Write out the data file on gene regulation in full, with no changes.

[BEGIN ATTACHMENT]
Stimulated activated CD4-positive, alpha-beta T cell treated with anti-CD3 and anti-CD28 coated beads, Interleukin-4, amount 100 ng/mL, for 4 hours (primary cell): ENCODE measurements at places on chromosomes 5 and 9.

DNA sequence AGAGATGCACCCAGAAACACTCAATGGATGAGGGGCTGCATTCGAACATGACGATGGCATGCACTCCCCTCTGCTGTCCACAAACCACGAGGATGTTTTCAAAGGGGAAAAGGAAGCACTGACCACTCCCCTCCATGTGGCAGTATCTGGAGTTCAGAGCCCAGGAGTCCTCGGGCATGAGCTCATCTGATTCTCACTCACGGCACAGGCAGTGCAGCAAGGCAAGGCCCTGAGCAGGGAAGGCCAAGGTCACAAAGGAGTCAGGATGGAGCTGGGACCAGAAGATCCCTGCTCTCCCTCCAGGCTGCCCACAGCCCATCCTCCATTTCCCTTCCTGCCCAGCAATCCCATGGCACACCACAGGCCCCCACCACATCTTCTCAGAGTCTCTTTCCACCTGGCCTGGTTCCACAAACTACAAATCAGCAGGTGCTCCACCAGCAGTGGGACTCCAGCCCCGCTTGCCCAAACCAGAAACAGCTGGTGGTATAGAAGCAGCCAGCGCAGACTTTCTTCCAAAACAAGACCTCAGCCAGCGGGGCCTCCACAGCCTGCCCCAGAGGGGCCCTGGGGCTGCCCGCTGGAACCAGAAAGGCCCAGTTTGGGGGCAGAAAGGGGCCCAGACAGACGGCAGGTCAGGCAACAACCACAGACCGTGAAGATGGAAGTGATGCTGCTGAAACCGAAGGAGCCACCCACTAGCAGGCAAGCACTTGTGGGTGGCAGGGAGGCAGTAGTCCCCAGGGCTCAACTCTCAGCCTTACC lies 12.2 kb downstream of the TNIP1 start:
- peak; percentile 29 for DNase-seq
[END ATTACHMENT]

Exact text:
Stimulated activated CD4-positive, alpha-beta T cell treated with anti-CD3 and anti-CD28 coated beads, Interleukin-4, amount 100 ng/mL, for 4 hours (primary cell): ENCODE measurements at places on chromosomes 5 and 9.

DNA sequence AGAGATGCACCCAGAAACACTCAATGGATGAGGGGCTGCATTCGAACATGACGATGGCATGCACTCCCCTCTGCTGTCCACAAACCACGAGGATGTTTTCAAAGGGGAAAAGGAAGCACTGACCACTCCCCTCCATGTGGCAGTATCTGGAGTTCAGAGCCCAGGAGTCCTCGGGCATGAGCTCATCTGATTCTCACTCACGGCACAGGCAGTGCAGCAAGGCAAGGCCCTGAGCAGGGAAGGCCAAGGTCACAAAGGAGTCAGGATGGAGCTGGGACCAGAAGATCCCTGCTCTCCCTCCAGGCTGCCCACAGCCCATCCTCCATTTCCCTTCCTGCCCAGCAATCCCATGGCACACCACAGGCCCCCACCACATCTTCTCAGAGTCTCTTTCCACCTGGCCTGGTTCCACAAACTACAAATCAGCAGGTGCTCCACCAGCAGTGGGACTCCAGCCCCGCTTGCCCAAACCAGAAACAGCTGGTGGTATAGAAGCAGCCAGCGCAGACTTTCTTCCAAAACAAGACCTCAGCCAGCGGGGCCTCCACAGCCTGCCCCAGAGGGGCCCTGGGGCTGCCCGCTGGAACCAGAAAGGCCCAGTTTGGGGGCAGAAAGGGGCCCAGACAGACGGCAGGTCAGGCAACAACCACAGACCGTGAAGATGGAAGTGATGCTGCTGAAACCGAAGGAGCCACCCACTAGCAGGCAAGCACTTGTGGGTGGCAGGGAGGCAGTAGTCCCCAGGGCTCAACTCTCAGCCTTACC lies 12.2 kb downstream of the TNIP1 start:
- peak; percentile 29 for DNase-seq